tax evasion

This tag is associated with 10 posts

How Much Wealth Are Our Wealthiest Hiding?

More than enough, the latest statistical evidence suggests, to warrant a full-fledged federal search. A new banking law in effect this month could start that search in the right direction. Read more . . .

Wealth comparison

So Much Tax Evasion, So Little Accountability

\Over two years ago, the IRS announced an ambitious new effort to subject the super rich to unprecedentedly intensive audits. How’s that effort working out? Most lawmakers would rather you not ask.

Law and Order 24/7, Except at Tax Time

The rich don’t much like paying taxes when tax rates run high. They don’t much like paying taxes when tax rates run low either.

Taxes, Transparency, and Our Opaque Opulent

Mega-millionaire residents of Manhattan’s finest luxury towers pay less of their income in federal taxes than the janitors in their towers do. Once upon a time, we had a law that discouraged that distinction.

Locking In Inequality for Another Generation

A widely overlooked provision in last month’s tax cut deal is going to speed even more wealth to America’s Paris Hilton set.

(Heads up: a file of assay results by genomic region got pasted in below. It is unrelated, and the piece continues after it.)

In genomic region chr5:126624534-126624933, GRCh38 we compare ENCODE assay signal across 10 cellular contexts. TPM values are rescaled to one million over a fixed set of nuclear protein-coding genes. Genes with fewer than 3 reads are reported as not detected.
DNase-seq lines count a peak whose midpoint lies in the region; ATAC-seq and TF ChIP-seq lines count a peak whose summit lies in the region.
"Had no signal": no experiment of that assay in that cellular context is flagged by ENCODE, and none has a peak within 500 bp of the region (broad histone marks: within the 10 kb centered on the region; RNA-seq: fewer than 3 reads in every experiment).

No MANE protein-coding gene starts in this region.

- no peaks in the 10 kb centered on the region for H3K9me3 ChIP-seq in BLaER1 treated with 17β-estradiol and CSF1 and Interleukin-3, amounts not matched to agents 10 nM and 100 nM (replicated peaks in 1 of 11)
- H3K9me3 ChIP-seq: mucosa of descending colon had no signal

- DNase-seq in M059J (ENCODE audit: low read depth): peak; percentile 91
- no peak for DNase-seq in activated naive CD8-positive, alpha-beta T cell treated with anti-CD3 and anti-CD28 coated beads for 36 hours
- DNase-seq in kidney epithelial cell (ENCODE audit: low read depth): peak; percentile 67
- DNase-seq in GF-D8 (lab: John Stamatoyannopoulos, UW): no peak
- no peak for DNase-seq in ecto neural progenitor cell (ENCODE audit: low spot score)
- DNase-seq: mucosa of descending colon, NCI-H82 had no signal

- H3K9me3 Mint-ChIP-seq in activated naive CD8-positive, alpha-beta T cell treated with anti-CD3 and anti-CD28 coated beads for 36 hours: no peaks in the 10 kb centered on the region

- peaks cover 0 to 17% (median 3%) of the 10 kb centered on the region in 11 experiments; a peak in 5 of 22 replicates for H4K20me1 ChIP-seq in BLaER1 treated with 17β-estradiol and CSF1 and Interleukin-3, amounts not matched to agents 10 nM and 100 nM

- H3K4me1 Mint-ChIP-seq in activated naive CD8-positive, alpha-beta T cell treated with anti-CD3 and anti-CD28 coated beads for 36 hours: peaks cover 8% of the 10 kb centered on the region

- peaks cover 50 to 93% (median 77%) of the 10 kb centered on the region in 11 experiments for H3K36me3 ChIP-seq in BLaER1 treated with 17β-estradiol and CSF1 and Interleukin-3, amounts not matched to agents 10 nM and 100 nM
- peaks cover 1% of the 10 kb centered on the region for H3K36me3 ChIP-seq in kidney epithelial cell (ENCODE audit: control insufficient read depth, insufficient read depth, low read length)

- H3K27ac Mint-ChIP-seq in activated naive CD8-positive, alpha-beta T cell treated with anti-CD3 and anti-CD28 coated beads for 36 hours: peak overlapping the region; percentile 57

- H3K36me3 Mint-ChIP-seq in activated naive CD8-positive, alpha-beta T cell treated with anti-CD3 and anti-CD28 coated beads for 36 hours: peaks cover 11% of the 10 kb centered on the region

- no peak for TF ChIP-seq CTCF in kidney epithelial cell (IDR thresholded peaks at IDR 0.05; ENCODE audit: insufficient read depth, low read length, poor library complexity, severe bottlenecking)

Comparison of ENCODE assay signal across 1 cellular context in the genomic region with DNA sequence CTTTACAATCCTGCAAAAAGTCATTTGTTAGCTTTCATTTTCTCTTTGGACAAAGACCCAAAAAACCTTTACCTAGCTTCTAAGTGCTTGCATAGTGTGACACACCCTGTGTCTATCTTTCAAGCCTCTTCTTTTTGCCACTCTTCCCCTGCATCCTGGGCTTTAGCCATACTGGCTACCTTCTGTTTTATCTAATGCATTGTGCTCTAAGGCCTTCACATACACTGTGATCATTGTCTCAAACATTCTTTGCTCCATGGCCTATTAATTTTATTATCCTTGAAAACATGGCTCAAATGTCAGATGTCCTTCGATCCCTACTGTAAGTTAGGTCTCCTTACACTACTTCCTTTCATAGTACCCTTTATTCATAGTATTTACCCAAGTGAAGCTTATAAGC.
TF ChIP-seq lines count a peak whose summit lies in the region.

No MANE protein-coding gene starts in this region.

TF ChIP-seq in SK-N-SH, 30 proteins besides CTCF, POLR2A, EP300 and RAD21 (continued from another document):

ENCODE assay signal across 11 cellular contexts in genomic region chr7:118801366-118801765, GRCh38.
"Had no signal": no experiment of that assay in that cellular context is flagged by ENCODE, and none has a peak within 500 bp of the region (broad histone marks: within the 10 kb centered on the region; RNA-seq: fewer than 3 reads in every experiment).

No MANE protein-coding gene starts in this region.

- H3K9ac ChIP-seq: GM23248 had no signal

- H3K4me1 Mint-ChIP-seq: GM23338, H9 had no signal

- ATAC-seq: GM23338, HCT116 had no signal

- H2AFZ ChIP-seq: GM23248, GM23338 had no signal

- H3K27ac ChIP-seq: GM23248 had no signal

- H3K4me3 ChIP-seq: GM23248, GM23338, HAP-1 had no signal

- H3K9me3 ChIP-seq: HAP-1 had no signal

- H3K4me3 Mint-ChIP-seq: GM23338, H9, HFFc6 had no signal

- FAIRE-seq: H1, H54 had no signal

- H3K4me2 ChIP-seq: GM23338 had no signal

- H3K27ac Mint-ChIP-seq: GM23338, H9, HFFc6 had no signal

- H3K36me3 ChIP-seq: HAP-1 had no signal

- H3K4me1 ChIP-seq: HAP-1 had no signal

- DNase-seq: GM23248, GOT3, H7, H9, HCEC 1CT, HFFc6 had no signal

‘Overtaxation’: Our Phoniest Problem?

Friends of the financially fortunate are trying to turn reality upside-down — and save our undertaxed rich mega billions in the process.

The Great Recession’s Phony New ‘Silver Lining’

Hard times, a rash of new media reports now assures us, are significantly narrowing the gap between the rich and everybody else. So why are so many super rich still smiling?

Jack Kemp and Taxes: The Final Irony

Tax-cutters inspired by Jack Kemp have always argued that high tax rates give the rich an incentive to cheat on their taxes. The reality: So do low tax rates.

Nelson Rockefeller’s Deepest, Darkest Secret

In our staggeringly unequal times, the source of Rocky’s distress can offer the rest of us some welcome public policy inspiration.

Cheating Uncle Sam

America’s richest have seen the top tax rate on their income drop by half since 1980. Apparently, suggests a new analysis of IRS data on tax cheating, they feel they deserve a bigger discount.